In Mexico, Christmas is celebrated from the December 12th to January 6th. From December 16th to Christmas Eve, children often perform the 'Posada' processions or Posadas. Posada is Spanish for Inn or Lodging. There are nine Posadas. These celebrate the part of the Christmas story where Joseph and Mary looked for somewhere to stay. For the Posadas, the outside of houses are decorated with evergreens, moss, and paper lanterns.
One game that is often played at Posada parties is piñata. A piñata is a decorated clay or papier-mâché jar filled with sweets and hung from the ceiling or tree branch. The piñata is often decorated something like a ball with seven peaks around it. The peaks or spikes represent the "seven deadly sins." Piñata's can also be in the form of an animal or bird (such as a donkey). To play the game, children are blind-folded and take it in turns to hit the piñata with a stick until it splits open and the sweets pour out. Then the children rush to pick up as many sweets as they can! Christmas Trees are becoming more popular in Mexico, but the main/most important decoration is still the Nacimiento. Which is the “Nativity Scene.” The largest ever Angel Ornament was made in Mexico. It was made in January 2001 by Sergio Rodriguez in the town of Nuevo León. The angel was 18' 3" high and had wing span of 11' 9"! Perhaps the most amazing thing about the angel was that it was completely made out of old beer bottles, 2,946 of them!
Christmas Eve is known as 'Noche Buena' and is a family day. People often take part in the final Posada and then in the evening have the main Christmas meal. At midnight, many people go to a Midnight Mass service, known as the 'Misa de Gallo' (Mass of the Rooster). There are lots of fireworks to celebrate Christmas Day.
Poinsettia flowers are known as 'nochebuena' (Christmas Eve) flowers in Southern Mexico where they flower in the winter. The poinsettia was made widely known because of a man called Joel Roberts Poinsett. (that's why we call them Poinsettia) He was the first Ambassador from the USA to Mexico in 1825. There is an old Mexican legend about how Poinsettias and Christmas come together, it goes like this: “There was once a poor Mexican girl called Pepita who had no present to give the baby Jesus at the Christmas Eve Services. As Pepita walked to the chapel, sadly, her cousin Pedro tried to cheer her up. 'Pepita', he said "I'm sure that even the smallest gift, given by someone who loves him will make Jesus Happy."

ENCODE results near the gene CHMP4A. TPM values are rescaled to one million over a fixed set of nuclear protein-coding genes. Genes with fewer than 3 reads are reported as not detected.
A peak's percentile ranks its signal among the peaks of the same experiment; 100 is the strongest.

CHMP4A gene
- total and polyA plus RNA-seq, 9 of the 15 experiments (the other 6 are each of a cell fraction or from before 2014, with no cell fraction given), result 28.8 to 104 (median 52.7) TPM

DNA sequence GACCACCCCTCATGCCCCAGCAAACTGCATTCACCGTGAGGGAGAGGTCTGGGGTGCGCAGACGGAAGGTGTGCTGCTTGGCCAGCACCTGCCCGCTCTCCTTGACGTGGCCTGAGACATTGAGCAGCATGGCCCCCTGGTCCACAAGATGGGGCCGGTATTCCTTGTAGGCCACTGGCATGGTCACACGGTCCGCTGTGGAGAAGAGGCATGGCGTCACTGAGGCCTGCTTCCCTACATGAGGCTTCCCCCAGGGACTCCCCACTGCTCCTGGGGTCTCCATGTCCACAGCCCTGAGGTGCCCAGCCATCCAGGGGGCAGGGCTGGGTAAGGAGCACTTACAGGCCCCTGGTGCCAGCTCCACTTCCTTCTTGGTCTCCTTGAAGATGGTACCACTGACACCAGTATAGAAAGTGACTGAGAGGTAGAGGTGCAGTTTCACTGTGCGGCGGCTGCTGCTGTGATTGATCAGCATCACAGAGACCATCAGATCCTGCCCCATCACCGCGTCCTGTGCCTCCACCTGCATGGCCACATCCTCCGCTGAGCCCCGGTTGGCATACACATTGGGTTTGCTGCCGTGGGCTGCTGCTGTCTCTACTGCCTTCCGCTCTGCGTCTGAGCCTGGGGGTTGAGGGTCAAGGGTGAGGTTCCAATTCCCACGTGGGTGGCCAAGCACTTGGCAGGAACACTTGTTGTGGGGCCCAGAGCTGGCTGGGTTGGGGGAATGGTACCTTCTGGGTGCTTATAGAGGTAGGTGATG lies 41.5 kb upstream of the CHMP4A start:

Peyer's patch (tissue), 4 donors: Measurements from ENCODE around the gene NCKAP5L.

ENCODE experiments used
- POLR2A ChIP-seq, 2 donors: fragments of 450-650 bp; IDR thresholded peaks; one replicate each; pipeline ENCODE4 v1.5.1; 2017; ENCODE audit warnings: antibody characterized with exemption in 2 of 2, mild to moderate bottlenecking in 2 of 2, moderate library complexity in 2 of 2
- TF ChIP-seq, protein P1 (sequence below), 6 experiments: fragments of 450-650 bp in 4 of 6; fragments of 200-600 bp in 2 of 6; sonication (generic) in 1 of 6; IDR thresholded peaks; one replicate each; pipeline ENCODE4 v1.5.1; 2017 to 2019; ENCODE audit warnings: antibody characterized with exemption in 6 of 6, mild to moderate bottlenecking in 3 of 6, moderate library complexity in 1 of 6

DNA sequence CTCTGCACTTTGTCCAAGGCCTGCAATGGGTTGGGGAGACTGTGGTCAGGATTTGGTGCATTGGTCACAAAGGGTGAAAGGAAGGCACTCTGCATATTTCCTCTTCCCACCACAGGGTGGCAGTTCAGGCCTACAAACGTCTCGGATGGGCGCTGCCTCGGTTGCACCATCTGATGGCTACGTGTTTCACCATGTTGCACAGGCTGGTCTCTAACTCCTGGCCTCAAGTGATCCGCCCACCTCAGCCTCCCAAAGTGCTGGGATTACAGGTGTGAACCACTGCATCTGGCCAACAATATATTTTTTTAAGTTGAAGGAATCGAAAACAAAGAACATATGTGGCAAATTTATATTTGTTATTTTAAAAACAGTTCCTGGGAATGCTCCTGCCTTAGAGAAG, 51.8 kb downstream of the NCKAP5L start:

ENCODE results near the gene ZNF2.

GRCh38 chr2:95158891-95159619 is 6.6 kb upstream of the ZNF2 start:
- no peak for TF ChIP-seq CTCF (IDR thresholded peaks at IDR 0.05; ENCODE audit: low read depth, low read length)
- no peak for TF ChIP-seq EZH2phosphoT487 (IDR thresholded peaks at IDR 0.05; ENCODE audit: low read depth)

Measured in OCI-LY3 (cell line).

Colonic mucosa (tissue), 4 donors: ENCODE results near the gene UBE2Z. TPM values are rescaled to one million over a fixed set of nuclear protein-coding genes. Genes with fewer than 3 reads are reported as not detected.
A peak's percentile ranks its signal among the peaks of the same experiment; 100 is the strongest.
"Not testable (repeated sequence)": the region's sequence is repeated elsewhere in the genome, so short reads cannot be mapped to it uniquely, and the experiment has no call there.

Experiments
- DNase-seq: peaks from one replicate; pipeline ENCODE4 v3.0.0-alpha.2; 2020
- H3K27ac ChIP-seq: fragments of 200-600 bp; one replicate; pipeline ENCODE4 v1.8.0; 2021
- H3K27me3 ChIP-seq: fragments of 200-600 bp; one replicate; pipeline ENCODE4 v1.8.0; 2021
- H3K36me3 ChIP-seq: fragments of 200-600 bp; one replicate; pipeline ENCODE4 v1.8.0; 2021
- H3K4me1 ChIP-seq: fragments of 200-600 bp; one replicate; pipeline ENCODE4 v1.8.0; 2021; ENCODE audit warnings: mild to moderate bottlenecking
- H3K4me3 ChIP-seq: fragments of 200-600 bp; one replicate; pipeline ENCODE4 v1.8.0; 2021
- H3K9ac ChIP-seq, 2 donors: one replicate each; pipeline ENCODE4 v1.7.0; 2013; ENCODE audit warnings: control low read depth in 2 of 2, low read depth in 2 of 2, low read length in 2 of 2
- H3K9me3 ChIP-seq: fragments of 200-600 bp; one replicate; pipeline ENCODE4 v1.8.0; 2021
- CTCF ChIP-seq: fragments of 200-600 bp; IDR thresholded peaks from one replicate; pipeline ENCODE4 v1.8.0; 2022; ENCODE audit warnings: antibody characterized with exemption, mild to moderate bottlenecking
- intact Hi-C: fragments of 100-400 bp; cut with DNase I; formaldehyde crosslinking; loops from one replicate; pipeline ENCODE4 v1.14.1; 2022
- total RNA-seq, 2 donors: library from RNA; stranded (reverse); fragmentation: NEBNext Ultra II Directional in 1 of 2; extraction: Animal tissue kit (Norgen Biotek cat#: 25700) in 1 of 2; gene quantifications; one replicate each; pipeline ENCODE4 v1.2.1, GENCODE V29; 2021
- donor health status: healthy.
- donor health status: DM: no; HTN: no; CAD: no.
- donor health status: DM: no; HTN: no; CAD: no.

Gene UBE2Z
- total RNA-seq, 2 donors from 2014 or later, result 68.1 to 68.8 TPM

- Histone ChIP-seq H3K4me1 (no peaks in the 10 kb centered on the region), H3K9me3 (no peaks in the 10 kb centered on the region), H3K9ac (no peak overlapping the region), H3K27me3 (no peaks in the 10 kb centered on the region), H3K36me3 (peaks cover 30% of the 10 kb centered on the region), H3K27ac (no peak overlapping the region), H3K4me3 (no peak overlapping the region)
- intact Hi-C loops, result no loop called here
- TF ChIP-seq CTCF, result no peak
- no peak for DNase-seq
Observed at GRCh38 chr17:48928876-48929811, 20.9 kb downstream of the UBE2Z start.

Pepita didn't know what she could give, so she picked a small handful of weeds from the roadside and made them into a small bouquet. She felt embarrassed because she could only give this small present to Jesus. As she walked through the chapel to the altar, she remembered what Pedro had said. She began to feel better, knelt down and put the bouquet at the bottom of the nativity scene. Suddenly, the bouquet of weeds burst into bright red flowers, and everyone who saw them were sure they had seen a miracle.”From that day on, the bright red flowers were known as the "Flores de Noche Buena," or "Flowers of the Holy Night." The shape of the poinsettia flower and leaves are sometimes thought as a symbol of the Star of Bethlehem which led the Wise Men to Jesus. The red colored leaves symbolize the blood of Christ. The white leaves represent his purity.